1. Series

Series

Given a sequence of real numbers a_n, we can consider a series \sum_{n=1}^{\infty} a_n, simply as a sequence of partial sums:

    \[S_n=a_1+\ldots +a_n\]

The sum of a given series is the limit of sequence S_n, if it exists. If it is finite, then we say that the series converges.

E.g. series \sum_{n=1}^{\infty}\frac{1}{2^n} is convergent and sums up to 2. Indeed, S_n=1+\frac{1}{2}+\ldots \frac{1}{2^n}=2-\frac{1}{2^n}, which converges to 2.

Necessary condition

It is easy to notice that if a series \sum_{n=1}^{\infty} a_n is convergent then the sequence a_n is convergent to zero. In particular, if a_n is not convergent or converges to a non-zero limit, then \sum_{n=1}^{\infty} a_n cannot be convergent.

E.g. series \sum_{n=1}^{\infty} (-1)^n is not convergent, because sequence (-1)^n is not convergent. Also \sum_{n=1}^{\infty}\left(1+\frac{1}{n}\right)^n is not convergent, because \left(1+\frac{1}{n}\right)^n converges to e\neq 0.

Notice that the reverse implication is not true. A series \sum_{n=1}^{\infty} a_n may not be convergent even if a_n converges to zero. E.g. sequence a_n: 1,\frac{1}{2},\frac{1}{2},\frac{1}{4}, \frac{1}{4}, \frac{1}{4}, \frac{1}{4}, \ldots.

Arithmetic and comparison criterion

Since series can be seen as sequences, many theorems on arithmetic of limits make sense also in the case of series. For example, limit of sum of two series is the sum of their sums. Notice that multiplying is a bit tricky. Multiplication of elements of series is not the same as multiplication of partial sums.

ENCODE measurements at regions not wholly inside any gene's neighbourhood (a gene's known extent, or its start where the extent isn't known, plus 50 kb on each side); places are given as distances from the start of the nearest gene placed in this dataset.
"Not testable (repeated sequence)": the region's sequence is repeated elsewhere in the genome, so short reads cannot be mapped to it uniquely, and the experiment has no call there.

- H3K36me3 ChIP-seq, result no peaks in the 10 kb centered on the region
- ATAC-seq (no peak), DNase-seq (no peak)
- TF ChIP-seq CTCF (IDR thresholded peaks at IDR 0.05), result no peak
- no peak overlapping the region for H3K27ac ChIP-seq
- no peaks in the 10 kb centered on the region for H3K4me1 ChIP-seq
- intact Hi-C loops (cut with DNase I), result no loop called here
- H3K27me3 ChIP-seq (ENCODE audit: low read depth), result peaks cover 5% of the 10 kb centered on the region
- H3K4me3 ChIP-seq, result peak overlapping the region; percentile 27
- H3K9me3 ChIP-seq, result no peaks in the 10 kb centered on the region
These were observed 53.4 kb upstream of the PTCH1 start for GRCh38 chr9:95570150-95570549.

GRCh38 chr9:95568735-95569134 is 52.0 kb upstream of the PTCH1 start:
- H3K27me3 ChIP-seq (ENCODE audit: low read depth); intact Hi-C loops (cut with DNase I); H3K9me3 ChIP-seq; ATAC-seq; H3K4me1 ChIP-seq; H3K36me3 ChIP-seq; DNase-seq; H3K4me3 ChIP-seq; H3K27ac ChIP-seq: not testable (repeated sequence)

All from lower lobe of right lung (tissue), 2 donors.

But we have a criterion which is implied by the three sequences theorem. If |a_n|\leq b_n for all n greater then some number n_0 and \sum_{n=1}^{\infty}b_n is convergent then also \sum_{n=1}^{\infty}a_n converges.

E.g. series \sum_{n=1}^\infty \frac{1}{3^n} is obviously convergent, because 0\leq \frac{1}{3^n}\leq \frac{1}{2^n}.

D’Alembert criterion

D’Alembert criterion states what can be said how convergence of \sum_{n=1}^\infty a_n depending on limit of \frac{|a_{n+1}|}{|a_n|}. If this limit is <1, the series is convergent, but if >1, it is not.

E.g. \sum_{n=1}^{\infty}\frac{2^n}{n!} is convergent, because \frac{a_{n+1}}{a_n}=\frac{2}{n+1}\to 0<1.

Notice that the criterion does not give any result if the limit equals 1.

Cauchy criterion

Cauchy criterion states what can be said how convergence of \sum_{n=1}^\infty a_n depending on limit of \sqrt[n]{a_n}. If this limit is <1, the series is convergent, but if >1, it is not.

E.g. \sum_{n=1}^{\infty}\frac{n}{2^n} is convergent, because \sqrt[n]{a_n}=\frac{\sqrt[n]{n}}{2}\to \frac{1}{2}<1.

Notice that the criterion does not give any result if the limit equals 1.

Leibniz theorem

Leibniz theorem states that if a_n is non-increasing and converges to zero, then \sum_{n=1}^\infty (-1)^{n+1} a_n is convergent.

In particular, \sum_{n=1}^\infty \frac{(-1)^{n+1}}{n} is convergent, since \frac{1}{n} is non-increasing and converges to zero.

Absolute convergence

We shall say that \sum_{n=1}^\infty  a_n is absolutely convergent, if \sum_{n=1}^\infty  |a_n| is convergent. Notice that, if a series is absolutely convergent, then it is convergent.

E.g. \sum_{n=1}^\infty \frac{(-1)^{n+1}}{n} is convergent, but is not absolutely convergent. On the other hand, \sum_{n=1}^\infty \frac{(-1)^{n+1}}{2^n} is absolutely convergent (and also obviously convergent).